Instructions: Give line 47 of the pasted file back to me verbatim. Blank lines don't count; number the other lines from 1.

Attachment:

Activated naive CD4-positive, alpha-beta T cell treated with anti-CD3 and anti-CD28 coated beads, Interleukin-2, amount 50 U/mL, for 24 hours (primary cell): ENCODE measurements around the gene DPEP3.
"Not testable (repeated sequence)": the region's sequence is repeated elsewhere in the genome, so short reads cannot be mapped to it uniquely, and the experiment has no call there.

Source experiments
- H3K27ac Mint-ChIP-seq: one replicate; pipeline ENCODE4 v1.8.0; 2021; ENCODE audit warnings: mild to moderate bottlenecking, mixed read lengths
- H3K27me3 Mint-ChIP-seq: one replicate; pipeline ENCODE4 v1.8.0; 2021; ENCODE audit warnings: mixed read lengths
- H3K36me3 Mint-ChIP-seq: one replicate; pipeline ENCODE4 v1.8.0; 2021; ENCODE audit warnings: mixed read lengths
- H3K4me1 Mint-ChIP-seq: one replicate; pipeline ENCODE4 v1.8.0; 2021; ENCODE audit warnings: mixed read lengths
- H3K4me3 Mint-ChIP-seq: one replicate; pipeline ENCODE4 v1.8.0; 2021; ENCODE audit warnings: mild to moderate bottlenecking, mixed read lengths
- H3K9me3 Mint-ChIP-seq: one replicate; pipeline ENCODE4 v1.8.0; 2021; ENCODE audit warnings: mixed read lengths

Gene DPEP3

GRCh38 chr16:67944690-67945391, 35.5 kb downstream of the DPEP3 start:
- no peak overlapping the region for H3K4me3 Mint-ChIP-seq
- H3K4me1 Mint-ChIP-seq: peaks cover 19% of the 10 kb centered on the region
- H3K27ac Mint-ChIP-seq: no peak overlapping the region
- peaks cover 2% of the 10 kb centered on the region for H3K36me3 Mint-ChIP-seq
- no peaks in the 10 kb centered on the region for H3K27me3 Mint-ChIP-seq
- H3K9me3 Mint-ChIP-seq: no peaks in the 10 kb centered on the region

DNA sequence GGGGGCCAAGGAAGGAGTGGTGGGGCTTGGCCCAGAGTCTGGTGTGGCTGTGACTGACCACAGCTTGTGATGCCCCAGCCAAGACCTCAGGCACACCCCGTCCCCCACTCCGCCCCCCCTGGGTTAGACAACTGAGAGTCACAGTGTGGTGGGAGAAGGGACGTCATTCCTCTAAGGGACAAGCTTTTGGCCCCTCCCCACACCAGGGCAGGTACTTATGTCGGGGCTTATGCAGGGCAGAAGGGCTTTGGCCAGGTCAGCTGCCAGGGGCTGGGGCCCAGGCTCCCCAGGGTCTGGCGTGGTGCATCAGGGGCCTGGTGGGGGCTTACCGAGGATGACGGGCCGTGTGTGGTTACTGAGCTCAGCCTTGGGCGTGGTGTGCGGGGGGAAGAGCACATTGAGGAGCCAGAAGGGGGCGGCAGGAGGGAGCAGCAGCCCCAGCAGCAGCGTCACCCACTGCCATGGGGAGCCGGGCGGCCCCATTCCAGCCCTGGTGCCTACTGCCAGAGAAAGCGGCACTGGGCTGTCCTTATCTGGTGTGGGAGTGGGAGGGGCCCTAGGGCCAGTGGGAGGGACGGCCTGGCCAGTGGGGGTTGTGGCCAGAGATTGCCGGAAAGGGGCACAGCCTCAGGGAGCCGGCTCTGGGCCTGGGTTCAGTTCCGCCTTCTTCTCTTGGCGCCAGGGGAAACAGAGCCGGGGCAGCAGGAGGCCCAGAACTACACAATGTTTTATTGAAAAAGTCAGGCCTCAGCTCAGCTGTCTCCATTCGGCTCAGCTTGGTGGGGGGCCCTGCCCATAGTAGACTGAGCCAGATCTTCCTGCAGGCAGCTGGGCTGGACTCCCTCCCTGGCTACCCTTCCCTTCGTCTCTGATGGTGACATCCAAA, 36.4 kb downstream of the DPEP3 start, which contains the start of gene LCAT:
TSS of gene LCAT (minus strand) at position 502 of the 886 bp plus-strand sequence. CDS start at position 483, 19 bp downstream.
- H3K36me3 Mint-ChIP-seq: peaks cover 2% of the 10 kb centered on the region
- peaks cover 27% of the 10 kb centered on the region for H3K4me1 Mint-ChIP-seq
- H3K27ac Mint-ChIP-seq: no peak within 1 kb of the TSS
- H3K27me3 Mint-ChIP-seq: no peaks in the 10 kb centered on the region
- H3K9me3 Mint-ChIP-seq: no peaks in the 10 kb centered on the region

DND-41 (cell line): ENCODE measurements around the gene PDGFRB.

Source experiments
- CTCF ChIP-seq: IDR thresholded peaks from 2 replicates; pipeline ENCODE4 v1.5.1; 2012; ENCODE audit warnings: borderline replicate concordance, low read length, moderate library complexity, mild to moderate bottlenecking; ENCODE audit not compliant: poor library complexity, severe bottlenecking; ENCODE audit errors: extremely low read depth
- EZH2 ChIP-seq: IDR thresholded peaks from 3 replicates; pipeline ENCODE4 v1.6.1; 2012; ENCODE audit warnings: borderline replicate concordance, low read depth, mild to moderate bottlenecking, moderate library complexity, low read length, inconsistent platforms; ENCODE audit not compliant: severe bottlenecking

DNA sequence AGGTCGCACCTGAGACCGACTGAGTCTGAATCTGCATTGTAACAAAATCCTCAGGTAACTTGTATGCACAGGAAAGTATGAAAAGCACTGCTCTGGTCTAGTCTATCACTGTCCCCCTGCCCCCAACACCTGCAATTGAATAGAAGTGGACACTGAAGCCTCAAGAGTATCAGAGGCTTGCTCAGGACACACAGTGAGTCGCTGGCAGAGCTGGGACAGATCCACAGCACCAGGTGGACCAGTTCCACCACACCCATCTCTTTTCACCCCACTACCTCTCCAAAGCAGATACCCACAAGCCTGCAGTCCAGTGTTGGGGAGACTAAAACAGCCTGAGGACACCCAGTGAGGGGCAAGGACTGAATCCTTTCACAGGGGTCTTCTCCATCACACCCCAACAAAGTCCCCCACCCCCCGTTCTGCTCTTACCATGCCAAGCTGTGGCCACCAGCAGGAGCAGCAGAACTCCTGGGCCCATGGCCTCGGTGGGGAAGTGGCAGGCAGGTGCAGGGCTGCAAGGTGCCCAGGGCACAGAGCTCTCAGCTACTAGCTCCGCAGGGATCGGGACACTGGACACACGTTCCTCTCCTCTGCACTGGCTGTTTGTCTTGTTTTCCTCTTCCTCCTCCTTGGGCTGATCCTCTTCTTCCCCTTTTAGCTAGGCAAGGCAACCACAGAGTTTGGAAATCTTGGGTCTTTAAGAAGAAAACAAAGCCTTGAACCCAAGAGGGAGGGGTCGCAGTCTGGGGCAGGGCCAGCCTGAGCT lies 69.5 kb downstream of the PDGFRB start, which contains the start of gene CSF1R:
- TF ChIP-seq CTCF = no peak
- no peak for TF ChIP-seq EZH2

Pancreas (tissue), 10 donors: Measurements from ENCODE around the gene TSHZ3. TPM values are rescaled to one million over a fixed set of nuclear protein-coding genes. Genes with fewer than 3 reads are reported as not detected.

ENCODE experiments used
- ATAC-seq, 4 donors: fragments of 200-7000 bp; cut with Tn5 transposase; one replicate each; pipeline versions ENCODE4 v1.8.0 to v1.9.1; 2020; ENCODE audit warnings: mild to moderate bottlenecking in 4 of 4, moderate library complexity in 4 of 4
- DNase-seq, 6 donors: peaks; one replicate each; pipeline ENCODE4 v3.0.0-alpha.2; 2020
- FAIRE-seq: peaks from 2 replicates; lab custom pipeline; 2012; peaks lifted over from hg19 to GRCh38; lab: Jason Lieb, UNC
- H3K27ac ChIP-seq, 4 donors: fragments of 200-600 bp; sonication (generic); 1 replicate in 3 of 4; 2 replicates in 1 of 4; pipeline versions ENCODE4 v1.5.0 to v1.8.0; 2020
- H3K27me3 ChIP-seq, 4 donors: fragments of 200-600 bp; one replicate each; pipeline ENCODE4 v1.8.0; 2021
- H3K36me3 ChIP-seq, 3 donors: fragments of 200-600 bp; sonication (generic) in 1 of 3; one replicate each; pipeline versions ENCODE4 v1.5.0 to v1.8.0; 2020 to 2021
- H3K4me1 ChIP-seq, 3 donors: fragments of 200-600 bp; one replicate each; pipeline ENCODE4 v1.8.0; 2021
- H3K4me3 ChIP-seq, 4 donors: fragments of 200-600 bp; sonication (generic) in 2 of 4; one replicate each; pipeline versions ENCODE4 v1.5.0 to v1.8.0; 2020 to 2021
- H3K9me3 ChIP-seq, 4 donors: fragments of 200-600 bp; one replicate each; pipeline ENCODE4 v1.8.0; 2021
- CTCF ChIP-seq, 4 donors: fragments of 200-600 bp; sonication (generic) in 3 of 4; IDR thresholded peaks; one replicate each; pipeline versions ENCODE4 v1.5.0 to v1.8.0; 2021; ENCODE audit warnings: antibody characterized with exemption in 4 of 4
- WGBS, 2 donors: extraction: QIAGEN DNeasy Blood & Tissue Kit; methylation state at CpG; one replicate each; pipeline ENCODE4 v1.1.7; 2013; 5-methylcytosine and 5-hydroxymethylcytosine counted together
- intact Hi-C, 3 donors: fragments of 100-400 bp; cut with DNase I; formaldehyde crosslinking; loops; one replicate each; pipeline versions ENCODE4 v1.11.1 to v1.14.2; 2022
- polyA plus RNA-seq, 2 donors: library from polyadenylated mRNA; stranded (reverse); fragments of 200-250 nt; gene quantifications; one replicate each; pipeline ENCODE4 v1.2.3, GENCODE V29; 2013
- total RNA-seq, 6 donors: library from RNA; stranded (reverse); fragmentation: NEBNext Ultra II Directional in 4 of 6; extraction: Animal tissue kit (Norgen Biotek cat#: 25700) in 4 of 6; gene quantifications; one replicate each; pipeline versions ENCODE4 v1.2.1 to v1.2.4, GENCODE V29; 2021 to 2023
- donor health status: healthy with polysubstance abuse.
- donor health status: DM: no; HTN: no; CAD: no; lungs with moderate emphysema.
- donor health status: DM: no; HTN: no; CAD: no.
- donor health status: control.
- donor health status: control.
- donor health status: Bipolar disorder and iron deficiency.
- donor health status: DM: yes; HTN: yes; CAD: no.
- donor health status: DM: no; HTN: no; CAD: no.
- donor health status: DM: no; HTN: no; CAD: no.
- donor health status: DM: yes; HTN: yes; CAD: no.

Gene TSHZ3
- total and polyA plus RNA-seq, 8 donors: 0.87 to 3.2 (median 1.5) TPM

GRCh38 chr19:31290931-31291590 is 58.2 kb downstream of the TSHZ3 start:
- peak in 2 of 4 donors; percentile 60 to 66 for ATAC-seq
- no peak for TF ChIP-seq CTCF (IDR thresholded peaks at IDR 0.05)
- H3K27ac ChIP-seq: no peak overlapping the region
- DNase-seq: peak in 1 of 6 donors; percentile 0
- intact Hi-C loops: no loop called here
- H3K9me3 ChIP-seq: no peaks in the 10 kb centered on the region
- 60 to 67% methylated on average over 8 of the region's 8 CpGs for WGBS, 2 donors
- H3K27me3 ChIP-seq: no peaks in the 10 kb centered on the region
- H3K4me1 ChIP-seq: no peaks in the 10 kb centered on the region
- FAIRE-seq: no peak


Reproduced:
- total RNA-seq, 6 donors: library from RNA; stranded (reverse); fragmentation: NEBNext Ultra II Directional in 4 of 6; extraction: Animal tissue kit (Norgen Biotek cat#: 25700) in 4 of 6; gene quantifications; one replicate each; pipeline versions ENCODE4 v1.2.1 to v1.2.4, GENCODE V29; 2021 to 2023